Does the very idea of sporting this season's dare-to-bare tops have your stomach in knots? An editor finds a way to wear the trend without going belly-up
No f--king way. That pretty much constitutes a complete, verbatim transcript of my thoughts upon first glimpsing the tops Miuccia Prada sent down her runway for spring. Don't get me wrong-I, like everyone else, loved the show. As someone born and raised in New York City by a working mom who favored power suits in the '80s, I felt that Prada's parade played into the same lifelong '60s-suburban-housewife fantasy that has been on particularly high alert since season one of Mad Men. Those cool car coats. Those perfectly pleated skirts. Those chic clutches. And then, wham! Just as Miuccia and I were getting along, those tops threw me for a loop. They were so…cropped. (Bandeaus, to be precise-but who's focusing on a missing strap or two when five key inches of stomach are exposed?) And Mrs. Prada wasn't the only one daring us to bare-some portion of the midriff was on display on the runways of Donna Karan, Nina Ricci, Proenza Schouler, and Jason Wu, too.
Miniskirts, backless dresses, plunging V-necks: We meet each of these skin-showing silhouettes on a sliding scale of reluctance, depending on our features and flaws (imagined or actual). At some point we've all found ourselves on the short end of the style stick-waiting out a trend, knowing the fashion tides will eventually turn in our favor (and biding our time until it's time to proudly exhibit our exquisite collarbone/biceps/knees). But no matter how slim or toned one's midsection may be, the notion of exposing it is, it's safe to say, universally terrifying. I'll wager you've never heard anyone-anyone-utter the words I'm so excited cropped tops are back!
What Made Crop Tops Popular Before
Which might be why they don't come back that often: The look was first popularized in the '60s by the likes of Sally Field's longboard-loving teenager on Gidget and Barbara Eden's gauzily dressed bombshell on I Dream of Jeannie. (Bonus trivia: Eden was not allowed to show her navel on network television, so costume designers raised the waistband on her genie pants to conceal it. Poof! Midriff.) Over the following decades, it morphed into various timely incarnations: the tied, man-tailored shirts and high-rise jeans of the '70s (Taxi Driver); the ripped T-shirts over leggings or lace ra-ra skirts of the '80s (Desperately Seeking Susan); the ubiquitous baby-doll tees of the '90s (Reality Bites). Come to think of it, with genies, slackers, and con artists as its spokespeople, it's no wonder the look hasn't caught on with more recent generations. Then, of course, you have the aughts' attempt to kill the look once and for all-or at least its runway potential-with Britney Spears' "I'm A Slave 4 U" sliver.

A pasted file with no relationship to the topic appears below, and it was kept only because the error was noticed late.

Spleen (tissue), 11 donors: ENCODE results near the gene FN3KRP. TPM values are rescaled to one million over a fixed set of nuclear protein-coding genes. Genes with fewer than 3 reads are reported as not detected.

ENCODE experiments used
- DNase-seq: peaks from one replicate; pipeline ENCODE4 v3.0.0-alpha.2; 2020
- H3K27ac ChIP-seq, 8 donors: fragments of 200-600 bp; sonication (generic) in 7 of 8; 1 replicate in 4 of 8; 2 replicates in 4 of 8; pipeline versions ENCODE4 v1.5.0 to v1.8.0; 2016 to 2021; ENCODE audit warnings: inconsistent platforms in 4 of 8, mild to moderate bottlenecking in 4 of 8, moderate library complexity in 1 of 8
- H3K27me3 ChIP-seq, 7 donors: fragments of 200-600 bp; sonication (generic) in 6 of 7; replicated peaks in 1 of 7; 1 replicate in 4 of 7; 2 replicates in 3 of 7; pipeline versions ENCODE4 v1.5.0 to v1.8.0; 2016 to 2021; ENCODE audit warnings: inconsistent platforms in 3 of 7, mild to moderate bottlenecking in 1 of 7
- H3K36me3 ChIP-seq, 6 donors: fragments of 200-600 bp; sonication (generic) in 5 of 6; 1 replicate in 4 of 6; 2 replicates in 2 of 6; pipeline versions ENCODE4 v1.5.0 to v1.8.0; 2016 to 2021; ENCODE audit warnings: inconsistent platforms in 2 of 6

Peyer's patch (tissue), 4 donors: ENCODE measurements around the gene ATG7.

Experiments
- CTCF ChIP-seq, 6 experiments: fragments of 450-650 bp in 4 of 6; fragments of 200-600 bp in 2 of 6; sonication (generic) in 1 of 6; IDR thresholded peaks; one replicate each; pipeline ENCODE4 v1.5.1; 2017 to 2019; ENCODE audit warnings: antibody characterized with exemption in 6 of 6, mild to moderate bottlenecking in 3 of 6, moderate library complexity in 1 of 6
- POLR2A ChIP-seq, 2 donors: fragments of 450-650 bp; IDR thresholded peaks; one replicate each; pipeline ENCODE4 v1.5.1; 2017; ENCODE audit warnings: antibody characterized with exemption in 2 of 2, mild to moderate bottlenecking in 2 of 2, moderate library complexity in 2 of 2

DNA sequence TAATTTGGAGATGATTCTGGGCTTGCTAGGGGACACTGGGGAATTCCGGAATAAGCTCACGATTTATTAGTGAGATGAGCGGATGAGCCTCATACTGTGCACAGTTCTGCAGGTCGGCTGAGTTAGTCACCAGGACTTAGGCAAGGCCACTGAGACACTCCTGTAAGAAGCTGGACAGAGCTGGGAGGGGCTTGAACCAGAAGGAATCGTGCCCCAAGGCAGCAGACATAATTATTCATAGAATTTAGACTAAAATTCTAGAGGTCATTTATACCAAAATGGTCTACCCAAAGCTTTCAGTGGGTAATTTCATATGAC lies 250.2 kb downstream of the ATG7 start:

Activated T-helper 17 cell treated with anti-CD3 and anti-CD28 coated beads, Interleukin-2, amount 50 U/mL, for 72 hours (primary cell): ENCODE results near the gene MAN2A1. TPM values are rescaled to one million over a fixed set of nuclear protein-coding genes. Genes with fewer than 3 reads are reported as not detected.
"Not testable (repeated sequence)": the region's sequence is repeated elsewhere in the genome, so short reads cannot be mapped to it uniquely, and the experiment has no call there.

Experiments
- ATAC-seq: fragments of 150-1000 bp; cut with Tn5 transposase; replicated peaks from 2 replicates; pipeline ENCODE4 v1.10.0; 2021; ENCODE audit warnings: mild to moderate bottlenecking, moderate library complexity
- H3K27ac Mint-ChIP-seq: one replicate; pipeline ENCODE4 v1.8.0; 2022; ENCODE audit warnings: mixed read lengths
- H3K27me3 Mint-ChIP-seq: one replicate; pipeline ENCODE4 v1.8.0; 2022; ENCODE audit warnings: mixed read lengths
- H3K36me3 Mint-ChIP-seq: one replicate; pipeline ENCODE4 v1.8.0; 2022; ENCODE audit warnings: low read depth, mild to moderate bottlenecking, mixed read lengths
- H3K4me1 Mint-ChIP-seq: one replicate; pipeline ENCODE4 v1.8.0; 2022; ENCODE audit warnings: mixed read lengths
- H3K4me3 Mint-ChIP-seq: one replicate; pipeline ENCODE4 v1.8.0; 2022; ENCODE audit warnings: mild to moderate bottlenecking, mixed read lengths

Why They're Actually Classier Than Ever
But this season's iteration, it's worth noting, is unlike any of its forebears. Paired with high-waisted skirts, ladylike cardigans, and dainty shorts, spring's crop of crops are downright classy; the best version to be served up in years, they have an actual shot of making it into the mainstream. And many of them expose a relatively modest swath of the body: a scant three to six inches of rib cage.
Why, then, did the sight of such a demure display provoke in me such an abrupt-and complete-rejection? I took this trend as a personal affront, with a reaction that reminded me of the excellent Seinfeld episode in which Elaine is so irked by the male attention her friend gets for going braless that she plots to sabotage her by buying her a bra for her birthday. The "gift" backfires; the friend wears the undergarment as a top-one so irresistible that Kramer, driving by, crashes his car. "The woman is walking around in broad daylight with just a bra on," Elaine seethes. "She's a menace to society!"